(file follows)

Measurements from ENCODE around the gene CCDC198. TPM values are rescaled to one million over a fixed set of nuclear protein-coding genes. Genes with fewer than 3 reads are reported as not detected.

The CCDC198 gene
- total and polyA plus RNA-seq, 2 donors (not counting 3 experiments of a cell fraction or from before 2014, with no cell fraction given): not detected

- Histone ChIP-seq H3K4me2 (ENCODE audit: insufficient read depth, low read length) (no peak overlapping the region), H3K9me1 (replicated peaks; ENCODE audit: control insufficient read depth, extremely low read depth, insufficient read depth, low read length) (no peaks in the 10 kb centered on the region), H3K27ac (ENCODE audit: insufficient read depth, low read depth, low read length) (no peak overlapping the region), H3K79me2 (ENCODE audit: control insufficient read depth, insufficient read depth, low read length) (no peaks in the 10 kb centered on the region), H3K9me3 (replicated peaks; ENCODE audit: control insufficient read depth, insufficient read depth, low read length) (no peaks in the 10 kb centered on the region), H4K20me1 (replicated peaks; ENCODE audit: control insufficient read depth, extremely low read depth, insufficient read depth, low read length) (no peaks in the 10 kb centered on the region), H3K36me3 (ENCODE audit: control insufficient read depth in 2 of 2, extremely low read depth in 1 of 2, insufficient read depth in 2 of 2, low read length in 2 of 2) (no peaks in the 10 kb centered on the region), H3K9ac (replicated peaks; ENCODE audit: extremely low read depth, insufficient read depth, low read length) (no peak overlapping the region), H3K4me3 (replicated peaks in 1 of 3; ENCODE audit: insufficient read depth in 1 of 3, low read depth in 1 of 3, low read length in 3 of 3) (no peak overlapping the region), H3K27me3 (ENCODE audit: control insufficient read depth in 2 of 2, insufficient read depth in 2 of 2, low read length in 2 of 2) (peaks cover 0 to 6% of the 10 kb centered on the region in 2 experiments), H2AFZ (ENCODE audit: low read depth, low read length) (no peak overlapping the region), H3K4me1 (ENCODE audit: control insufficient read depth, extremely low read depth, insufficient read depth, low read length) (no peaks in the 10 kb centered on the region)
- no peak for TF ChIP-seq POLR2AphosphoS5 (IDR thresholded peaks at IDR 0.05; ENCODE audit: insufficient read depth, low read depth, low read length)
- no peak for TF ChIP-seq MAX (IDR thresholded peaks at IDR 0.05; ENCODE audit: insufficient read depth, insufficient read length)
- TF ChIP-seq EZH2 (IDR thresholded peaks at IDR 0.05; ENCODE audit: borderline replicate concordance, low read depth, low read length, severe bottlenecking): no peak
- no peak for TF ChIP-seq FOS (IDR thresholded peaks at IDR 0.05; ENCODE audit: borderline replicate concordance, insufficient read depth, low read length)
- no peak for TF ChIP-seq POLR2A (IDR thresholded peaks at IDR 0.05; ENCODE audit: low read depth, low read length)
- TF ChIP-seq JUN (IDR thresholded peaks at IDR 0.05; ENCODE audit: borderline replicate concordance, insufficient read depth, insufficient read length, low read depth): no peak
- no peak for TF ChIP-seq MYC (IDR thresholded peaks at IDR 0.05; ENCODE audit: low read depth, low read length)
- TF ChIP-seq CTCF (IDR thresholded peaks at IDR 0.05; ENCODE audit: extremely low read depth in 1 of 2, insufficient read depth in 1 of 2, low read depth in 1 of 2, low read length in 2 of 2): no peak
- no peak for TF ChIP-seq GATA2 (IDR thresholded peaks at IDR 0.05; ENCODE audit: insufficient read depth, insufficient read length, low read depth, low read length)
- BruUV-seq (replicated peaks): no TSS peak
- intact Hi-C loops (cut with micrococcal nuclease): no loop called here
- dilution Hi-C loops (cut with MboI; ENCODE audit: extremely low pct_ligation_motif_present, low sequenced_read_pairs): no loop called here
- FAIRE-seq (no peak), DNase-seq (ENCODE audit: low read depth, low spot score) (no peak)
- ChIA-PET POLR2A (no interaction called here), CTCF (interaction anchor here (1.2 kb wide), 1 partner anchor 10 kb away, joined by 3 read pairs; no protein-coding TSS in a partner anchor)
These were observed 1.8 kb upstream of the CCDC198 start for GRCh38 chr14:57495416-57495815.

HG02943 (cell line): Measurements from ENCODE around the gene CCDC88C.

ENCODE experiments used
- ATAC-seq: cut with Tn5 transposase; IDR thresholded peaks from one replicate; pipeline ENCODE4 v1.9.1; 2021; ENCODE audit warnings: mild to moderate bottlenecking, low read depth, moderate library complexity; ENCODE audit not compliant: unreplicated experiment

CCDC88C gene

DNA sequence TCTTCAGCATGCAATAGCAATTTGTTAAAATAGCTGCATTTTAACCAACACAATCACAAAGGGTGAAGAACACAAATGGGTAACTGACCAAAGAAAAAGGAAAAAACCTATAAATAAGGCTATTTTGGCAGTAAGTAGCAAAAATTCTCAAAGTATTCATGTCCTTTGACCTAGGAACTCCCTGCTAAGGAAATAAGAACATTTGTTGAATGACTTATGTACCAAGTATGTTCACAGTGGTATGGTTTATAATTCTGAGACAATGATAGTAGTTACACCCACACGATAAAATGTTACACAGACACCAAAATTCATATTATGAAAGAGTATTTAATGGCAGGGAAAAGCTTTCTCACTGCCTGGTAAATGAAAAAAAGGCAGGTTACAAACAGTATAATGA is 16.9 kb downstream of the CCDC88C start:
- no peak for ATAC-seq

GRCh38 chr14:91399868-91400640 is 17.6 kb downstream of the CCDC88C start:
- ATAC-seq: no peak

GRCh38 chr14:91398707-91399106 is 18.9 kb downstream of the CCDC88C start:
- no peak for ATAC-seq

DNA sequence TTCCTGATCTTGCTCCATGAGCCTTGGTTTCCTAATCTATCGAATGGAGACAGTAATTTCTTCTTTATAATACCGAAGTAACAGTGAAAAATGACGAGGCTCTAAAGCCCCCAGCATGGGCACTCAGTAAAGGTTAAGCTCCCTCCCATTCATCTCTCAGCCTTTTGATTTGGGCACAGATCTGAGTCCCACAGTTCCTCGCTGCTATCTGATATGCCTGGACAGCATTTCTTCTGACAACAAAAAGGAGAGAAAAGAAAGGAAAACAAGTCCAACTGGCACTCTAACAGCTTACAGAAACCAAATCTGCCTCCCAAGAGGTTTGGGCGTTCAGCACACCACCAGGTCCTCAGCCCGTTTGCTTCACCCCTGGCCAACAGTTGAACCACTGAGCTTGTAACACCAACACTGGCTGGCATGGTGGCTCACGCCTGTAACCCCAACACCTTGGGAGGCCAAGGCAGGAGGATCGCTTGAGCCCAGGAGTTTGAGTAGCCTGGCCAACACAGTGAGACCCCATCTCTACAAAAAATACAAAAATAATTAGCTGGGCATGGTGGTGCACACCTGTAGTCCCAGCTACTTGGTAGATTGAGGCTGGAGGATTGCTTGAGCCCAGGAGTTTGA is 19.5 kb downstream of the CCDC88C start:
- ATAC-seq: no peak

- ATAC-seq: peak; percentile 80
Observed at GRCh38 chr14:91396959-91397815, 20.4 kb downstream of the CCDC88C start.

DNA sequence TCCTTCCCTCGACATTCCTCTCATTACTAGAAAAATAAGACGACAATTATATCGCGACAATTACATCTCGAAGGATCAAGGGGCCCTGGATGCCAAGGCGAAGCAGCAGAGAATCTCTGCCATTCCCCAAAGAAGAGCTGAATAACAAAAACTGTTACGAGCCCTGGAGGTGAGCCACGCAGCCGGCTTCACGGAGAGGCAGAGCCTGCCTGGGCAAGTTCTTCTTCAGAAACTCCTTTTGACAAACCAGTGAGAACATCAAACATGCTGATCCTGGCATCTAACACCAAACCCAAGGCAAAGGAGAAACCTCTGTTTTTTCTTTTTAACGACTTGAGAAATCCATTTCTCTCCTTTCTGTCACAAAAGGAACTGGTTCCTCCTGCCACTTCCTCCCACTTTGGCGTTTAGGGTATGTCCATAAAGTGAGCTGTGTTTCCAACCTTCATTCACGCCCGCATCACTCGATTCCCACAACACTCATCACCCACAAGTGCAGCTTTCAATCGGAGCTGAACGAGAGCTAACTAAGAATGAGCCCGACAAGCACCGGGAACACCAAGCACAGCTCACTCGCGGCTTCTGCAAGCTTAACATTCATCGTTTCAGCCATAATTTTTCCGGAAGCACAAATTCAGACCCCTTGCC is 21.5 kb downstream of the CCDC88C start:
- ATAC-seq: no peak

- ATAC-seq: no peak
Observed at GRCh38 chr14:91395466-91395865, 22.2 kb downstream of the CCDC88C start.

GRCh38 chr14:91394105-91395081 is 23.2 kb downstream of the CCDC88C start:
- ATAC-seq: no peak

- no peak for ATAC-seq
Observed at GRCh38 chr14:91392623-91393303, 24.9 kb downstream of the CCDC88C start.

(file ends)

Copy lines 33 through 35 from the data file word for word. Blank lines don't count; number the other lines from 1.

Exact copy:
Observed at GRCh38 chr14:91396959-91397815, 20.4 kb downstream of the CCDC88C start.

DNA sequence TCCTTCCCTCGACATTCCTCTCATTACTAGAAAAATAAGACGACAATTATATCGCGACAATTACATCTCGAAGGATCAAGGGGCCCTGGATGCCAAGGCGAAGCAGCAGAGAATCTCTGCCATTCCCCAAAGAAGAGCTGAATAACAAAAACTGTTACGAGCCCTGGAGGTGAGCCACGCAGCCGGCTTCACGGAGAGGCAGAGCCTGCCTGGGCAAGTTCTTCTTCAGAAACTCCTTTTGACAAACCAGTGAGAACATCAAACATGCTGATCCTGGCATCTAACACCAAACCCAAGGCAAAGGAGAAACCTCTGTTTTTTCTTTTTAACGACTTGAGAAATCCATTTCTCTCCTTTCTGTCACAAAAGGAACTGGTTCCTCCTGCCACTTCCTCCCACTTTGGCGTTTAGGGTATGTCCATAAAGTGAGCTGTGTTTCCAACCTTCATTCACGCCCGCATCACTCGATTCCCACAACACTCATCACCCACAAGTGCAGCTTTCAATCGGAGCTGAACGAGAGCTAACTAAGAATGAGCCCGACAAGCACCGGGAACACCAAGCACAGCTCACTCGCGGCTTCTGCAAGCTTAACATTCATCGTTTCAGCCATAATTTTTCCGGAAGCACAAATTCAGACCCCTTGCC is 21.5 kb downstream of the CCDC88C start:
- ATAC-seq: no peak